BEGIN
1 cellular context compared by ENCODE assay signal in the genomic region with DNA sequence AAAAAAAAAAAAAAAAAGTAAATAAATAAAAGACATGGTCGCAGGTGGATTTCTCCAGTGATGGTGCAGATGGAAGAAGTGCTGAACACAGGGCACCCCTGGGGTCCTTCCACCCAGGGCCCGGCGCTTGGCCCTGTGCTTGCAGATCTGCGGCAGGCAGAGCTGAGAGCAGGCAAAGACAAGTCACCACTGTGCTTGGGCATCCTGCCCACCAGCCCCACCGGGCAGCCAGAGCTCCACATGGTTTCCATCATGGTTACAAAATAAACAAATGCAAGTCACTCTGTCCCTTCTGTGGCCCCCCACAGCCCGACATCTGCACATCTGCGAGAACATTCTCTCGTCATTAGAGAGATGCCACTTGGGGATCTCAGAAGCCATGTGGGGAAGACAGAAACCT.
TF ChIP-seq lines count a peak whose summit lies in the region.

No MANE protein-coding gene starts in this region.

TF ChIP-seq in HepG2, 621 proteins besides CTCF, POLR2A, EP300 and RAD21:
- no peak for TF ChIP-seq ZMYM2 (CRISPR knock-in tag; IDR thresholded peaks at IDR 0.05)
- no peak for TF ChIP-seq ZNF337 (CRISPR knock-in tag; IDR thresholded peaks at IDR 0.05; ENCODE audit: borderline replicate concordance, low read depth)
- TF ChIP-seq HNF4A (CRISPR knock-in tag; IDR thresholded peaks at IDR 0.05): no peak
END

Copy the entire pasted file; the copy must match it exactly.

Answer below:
1 cellular context compared by ENCODE assay signal in the genomic region with DNA sequence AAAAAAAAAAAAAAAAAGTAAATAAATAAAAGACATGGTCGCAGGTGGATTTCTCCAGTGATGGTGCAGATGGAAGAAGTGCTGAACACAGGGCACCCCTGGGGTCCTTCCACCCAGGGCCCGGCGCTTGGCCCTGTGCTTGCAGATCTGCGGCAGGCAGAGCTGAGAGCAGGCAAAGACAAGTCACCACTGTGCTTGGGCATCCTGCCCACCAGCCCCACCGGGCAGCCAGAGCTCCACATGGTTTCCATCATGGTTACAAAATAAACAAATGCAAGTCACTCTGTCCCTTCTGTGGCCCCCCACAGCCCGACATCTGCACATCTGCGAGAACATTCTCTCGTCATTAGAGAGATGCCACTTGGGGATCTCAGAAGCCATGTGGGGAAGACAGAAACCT.
TF ChIP-seq lines count a peak whose summit lies in the region.

No MANE protein-coding gene starts in this region.

TF ChIP-seq in HepG2, 621 proteins besides CTCF, POLR2A, EP300 and RAD21:
- no peak for TF ChIP-seq ZMYM2 (CRISPR knock-in tag; IDR thresholded peaks at IDR 0.05)
- no peak for TF ChIP-seq ZNF337 (CRISPR knock-in tag; IDR thresholded peaks at IDR 0.05; ENCODE audit: borderline replicate concordance, low read depth)
- TF ChIP-seq HNF4A (CRISPR knock-in tag; IDR thresholded peaks at IDR 0.05): no peak